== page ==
2.   As laid down in Directive 2002/59/EC of the European Parliament and of the Council of 27 June 2002 establishing a Community vessel traffic monitoring and information system (13) , Member States shall develop and implement an appropriate control and monitoring programme for ships flying their flag in order to be able to provide, not least by using the Community SafeSeaNet data exchange system, for a timely and comprehensive response to requests for information and clarification submitted by port or coastal States in the event of accidents or deficiencies .

3.   Member States, or recognised organisations acting on their behalf, shall only issue or endorse certificates to a ship after they have determined that the ship meets all applicable requirements.

4.   Member States shall only issue an international certificate of competency or endorsement to a person after it has determined that the person meets all applicable requirements.

5.   Member States shall ensure that their ships have been surveyed in accordance with the relevant procedures and guidelines under the harmonised system of survey and certification as annexed to IMO Resolution A.948(23) , in its up-to-date version.

6.   When a ship flying the flag of a Member State is detained by a port State, the flag State shall take action in accordance with the guidance set out in Annex III.

7.   Annex III may be amended in accordance with the regulatory procedure referred to in Article 18(2) in order to improve the guidance in the light of the experience gained in the implementation of the existing arrangements.

Article 7

Delegation of authority for statutory tasks

1.   Without prejudice to Directive 94/57/EC or Directive 2007/…/EC [on common rules and standards for ship inspection and survey organisations and for the relevant activities of maritime administrations], Member States relying upon recognised organisations for the inspection and certification of their ships shall develop or maintain a capability, commensurate with the size and nature of their fleet, to continuously monitor and oversee the survey and certification process of the recognised organisations acting on their behalf.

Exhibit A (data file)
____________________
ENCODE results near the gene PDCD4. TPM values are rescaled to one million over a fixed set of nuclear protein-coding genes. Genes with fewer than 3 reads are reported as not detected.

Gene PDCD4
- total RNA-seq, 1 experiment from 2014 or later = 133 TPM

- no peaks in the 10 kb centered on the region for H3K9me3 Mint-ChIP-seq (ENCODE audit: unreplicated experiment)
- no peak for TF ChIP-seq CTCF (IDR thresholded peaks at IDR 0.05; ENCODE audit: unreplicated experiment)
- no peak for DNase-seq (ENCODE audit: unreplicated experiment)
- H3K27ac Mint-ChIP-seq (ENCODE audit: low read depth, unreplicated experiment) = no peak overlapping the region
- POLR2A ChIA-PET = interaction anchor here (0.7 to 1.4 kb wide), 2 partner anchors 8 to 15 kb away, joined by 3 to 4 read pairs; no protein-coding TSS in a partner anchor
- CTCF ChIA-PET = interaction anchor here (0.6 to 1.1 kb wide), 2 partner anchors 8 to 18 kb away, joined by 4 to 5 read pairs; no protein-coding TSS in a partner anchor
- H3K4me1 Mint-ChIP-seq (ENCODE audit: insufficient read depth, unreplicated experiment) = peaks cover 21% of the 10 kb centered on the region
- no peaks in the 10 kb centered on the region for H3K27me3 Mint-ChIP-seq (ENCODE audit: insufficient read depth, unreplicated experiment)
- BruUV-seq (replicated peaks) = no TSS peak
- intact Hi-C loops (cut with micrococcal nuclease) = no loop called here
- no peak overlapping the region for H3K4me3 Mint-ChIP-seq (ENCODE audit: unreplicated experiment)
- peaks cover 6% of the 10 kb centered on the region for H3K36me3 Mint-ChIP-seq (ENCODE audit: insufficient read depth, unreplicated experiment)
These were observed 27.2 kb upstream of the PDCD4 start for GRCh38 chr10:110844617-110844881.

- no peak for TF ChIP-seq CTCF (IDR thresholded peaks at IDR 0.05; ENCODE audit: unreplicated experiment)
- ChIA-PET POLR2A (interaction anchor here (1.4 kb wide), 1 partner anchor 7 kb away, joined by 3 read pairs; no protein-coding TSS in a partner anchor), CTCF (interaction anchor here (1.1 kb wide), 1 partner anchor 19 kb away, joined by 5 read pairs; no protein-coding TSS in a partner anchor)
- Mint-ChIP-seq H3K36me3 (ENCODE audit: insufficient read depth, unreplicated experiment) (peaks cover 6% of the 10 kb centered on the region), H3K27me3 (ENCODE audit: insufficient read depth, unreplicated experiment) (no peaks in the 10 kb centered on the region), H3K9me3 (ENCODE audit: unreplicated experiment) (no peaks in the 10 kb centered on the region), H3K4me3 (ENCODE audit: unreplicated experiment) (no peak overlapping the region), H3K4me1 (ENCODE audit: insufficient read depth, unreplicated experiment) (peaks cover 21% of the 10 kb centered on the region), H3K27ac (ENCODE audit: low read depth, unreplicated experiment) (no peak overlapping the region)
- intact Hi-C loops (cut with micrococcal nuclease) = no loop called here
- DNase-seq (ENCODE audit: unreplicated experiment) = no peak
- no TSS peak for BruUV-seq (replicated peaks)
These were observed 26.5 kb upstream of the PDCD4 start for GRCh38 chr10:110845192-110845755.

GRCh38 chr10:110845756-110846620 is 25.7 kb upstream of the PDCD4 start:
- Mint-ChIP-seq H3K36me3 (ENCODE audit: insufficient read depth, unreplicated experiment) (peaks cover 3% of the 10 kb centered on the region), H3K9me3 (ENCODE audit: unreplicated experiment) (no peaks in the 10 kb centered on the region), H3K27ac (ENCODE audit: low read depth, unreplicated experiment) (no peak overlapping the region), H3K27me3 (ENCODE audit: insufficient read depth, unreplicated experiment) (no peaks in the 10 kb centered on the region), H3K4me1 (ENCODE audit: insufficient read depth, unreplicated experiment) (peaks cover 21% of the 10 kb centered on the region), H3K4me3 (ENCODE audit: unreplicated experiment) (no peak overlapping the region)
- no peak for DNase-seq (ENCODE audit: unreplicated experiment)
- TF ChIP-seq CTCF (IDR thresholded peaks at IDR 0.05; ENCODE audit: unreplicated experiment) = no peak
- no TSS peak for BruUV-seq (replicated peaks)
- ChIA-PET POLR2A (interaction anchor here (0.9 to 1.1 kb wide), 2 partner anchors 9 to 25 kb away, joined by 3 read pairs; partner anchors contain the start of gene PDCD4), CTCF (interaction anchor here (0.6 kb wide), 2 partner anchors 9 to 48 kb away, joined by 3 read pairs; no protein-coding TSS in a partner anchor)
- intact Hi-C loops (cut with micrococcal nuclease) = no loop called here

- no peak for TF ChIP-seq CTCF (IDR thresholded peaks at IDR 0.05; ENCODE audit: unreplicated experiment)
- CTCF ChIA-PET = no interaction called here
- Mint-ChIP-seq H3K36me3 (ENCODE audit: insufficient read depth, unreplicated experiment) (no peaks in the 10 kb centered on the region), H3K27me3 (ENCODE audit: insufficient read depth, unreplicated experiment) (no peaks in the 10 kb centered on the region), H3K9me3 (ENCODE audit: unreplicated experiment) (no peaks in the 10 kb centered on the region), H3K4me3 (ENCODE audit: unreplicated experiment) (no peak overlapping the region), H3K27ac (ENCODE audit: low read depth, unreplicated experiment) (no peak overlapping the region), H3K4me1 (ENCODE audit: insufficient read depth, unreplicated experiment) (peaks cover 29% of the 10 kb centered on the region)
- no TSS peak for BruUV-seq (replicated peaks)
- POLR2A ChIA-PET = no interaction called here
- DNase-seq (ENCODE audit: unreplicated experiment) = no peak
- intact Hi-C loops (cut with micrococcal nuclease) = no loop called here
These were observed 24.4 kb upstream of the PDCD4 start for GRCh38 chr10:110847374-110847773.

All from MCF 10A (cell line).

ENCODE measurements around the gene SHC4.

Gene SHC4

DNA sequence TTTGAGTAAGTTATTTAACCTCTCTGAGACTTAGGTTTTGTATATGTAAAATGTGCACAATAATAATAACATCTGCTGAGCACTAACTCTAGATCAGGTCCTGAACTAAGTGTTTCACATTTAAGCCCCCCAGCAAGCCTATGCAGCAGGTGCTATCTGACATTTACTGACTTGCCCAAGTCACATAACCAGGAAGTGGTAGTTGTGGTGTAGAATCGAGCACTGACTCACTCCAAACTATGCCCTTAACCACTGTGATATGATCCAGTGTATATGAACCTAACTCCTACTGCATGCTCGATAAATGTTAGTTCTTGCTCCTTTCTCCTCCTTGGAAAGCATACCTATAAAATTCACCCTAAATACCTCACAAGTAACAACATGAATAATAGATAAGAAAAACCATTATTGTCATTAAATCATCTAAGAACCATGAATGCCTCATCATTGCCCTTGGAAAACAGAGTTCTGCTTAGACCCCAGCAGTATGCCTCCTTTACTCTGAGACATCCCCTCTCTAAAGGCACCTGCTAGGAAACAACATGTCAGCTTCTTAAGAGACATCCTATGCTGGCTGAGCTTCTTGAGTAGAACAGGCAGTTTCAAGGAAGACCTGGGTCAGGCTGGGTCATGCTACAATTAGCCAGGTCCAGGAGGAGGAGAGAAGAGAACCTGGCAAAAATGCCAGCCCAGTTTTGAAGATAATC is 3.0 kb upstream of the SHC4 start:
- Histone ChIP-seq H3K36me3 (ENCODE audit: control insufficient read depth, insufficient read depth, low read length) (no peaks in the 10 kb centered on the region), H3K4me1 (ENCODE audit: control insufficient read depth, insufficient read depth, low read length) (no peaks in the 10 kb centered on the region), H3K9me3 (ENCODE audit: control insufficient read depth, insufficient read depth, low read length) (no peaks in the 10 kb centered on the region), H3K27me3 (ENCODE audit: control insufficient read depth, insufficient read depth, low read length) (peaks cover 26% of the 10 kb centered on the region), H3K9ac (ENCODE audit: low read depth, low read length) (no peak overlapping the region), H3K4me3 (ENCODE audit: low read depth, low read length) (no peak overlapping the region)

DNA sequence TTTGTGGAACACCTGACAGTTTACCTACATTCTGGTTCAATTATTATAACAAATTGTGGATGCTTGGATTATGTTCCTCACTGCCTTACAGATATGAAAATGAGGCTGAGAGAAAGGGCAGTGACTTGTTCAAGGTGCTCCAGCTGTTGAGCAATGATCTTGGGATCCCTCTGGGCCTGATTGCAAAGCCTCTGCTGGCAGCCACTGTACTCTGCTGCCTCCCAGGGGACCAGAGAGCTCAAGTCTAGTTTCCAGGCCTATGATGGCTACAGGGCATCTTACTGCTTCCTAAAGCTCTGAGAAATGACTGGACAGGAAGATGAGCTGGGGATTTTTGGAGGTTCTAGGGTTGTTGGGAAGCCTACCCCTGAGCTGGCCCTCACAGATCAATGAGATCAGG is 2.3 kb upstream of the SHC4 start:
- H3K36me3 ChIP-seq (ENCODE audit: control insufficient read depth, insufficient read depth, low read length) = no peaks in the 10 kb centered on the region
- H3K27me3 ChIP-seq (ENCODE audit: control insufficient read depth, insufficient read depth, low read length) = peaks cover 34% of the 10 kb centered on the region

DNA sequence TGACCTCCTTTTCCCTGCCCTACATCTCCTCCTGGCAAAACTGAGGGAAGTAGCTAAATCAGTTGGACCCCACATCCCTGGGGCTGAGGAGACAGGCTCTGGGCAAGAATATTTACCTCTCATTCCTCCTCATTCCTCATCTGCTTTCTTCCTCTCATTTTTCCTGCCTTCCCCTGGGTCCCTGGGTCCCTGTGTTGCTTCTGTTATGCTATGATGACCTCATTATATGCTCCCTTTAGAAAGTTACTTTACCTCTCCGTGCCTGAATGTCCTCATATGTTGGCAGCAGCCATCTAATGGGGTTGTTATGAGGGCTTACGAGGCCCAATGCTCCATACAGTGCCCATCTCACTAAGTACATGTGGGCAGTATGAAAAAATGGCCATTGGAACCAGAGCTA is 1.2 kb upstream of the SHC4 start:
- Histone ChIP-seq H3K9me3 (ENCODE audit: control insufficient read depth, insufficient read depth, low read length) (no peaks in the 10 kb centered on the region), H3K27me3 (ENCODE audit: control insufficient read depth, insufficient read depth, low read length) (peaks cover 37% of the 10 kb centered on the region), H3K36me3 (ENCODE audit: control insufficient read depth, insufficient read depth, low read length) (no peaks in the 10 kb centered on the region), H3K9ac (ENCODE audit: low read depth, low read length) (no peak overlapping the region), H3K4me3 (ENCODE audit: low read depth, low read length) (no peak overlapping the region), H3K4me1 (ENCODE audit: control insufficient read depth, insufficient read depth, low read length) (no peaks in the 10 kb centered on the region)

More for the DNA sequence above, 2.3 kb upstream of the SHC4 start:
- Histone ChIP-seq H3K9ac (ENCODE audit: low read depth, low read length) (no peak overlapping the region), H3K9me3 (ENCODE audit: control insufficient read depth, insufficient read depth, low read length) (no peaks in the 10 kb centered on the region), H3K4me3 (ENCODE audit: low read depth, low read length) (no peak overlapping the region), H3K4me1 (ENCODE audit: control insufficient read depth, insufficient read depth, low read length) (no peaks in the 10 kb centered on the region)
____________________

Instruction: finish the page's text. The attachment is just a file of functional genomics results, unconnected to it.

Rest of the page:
They shall ensure that a direct internet communication link is established between the administration and the recognised organisations and that the staff involved in the monitoring of the recognised organisations have a good knowledge of the rules of those organisations and of the flag State and are available to carry out effective field oversight of the recognised organisations.

2.   Member States to which paragraph 1 applies shall provide for the possibility of conducting supplementary investigations concerning ships flying their flag in order to ensure that they comply with the IMO Conventions and national requirements.

3.  The supplementary investigations referred to in paragraph 2 shall be required at intervals not exceeding 12 months for ships which:

   a) have been in the Member State's register for less than two years; and
   b) have been detained pursuant to Council Directive 95/21/EC of 19 June 1995 concerning the enforcement, in respect of shipping using Community ports and sailing in the waters under the jurisdiction of the Member States, of international standards for ship safety, pollution protection and shipboard living and working conditions (14) or to Directive 2007/…/ EC of the European Parliament and of the Council of ... [on port State control](15) at some point in the last 12 months.

4.   Once detailed rules of inspection adopted under Article 5(2) of Directive 2007/…/EC [on port State control ] have entered into force, the supplementary investigations referred to in paragraphs 2 and 3 shall not be necessary in any event for ships to which a low risk profile has been assigned under that Directive at the most recent inspection.

5.  Member States to which paragraph 1 applies shall further:

   a) issue to their recognised organisations specific instructions detailing actions to be taken in the event that a ship is found unfit to proceed to sea without danger to the ship or persons on board, or is found to present an unreasonable threat of harm to the marine environment; and,
   b) provide their recognised organisations with all appropriate instruments of national law and interpretations thereof giving effect to the provisions of the IMO conventions or specify whether the administration's standards go beyond convention requirements in any respect.